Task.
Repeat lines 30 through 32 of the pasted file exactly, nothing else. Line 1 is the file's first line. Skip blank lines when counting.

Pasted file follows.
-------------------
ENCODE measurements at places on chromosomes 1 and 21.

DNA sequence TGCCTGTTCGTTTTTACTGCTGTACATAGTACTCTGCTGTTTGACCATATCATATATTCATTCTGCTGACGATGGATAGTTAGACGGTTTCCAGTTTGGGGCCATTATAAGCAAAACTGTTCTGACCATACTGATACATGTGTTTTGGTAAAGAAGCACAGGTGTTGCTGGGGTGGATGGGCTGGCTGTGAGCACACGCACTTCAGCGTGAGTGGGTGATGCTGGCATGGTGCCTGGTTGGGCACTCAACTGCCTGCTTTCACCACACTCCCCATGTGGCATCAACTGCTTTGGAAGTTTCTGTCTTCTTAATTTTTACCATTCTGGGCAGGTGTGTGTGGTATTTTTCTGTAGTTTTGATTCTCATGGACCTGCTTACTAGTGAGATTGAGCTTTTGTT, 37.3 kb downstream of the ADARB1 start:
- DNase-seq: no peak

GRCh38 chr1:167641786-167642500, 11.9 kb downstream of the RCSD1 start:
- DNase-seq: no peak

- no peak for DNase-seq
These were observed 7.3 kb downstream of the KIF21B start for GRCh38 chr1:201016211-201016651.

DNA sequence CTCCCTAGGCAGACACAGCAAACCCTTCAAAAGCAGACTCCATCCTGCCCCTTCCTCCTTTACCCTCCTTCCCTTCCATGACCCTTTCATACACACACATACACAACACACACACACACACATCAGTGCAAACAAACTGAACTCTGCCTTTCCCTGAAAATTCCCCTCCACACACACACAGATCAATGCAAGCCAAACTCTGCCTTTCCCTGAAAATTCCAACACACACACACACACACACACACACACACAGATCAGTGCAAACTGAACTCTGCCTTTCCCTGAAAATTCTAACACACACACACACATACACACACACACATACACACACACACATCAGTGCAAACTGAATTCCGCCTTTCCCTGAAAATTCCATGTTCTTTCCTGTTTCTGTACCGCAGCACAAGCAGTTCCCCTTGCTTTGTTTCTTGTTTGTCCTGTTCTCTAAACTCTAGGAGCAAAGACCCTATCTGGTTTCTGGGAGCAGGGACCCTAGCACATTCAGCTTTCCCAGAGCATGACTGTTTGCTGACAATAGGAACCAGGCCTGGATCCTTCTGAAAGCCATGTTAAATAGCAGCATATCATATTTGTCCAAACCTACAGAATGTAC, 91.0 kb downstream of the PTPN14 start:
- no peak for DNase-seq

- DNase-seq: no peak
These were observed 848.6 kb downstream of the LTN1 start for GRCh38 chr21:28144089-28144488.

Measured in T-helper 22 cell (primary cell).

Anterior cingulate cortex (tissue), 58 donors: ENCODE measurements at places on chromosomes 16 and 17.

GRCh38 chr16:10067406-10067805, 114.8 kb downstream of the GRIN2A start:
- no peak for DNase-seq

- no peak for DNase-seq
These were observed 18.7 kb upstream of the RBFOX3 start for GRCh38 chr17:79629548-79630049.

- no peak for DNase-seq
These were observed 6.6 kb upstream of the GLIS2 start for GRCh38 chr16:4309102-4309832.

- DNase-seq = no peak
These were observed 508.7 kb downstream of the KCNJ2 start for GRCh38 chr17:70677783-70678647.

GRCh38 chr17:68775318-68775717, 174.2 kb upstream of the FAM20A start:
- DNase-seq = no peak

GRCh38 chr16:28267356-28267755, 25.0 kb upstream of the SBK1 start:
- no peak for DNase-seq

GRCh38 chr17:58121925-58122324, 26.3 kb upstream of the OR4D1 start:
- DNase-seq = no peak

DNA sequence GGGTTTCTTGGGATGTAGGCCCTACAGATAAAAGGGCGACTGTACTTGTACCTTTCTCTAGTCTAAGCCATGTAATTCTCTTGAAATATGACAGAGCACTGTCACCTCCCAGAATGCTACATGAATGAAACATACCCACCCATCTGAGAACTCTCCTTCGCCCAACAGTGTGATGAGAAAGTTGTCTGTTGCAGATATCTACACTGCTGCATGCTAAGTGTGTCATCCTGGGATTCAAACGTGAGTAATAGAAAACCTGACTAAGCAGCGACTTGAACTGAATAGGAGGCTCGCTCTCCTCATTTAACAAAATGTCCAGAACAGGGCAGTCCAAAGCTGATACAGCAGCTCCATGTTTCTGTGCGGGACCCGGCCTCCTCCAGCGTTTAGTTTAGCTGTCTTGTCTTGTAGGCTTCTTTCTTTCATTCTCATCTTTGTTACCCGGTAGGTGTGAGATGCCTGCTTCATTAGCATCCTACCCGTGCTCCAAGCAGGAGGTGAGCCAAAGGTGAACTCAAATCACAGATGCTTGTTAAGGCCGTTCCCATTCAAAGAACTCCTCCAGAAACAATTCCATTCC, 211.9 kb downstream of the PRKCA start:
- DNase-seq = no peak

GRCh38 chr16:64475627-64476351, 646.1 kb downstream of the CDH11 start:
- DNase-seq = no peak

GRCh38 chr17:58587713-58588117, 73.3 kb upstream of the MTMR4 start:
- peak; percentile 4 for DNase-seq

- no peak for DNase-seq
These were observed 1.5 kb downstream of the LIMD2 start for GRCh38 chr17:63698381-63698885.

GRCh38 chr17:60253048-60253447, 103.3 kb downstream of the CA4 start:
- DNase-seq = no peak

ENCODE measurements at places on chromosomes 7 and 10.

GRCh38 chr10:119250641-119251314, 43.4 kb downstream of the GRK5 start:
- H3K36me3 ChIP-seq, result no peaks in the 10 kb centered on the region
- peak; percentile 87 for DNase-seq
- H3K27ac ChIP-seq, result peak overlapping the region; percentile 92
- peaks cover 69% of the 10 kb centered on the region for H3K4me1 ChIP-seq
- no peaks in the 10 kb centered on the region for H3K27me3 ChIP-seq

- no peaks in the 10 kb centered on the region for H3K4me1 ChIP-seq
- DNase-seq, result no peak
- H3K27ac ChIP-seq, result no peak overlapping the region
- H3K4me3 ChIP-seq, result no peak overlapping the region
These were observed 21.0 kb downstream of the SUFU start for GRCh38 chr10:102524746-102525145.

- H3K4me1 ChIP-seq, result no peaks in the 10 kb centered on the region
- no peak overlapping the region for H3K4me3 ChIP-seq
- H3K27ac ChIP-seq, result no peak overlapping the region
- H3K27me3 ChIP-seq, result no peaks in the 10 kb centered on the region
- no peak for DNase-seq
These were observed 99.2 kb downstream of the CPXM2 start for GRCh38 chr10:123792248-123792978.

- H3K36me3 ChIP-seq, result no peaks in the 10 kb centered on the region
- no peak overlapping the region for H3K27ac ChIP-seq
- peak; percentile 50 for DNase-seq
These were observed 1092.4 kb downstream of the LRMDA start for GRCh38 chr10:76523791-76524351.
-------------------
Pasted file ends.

GRCh38 chr16:64475627-64476351, 646.1 kb downstream of the CDH11 start:
- DNase-seq = no peak

GRCh38 chr17:58587713-58588117, 73.3 kb upstream of the MTMR4 start: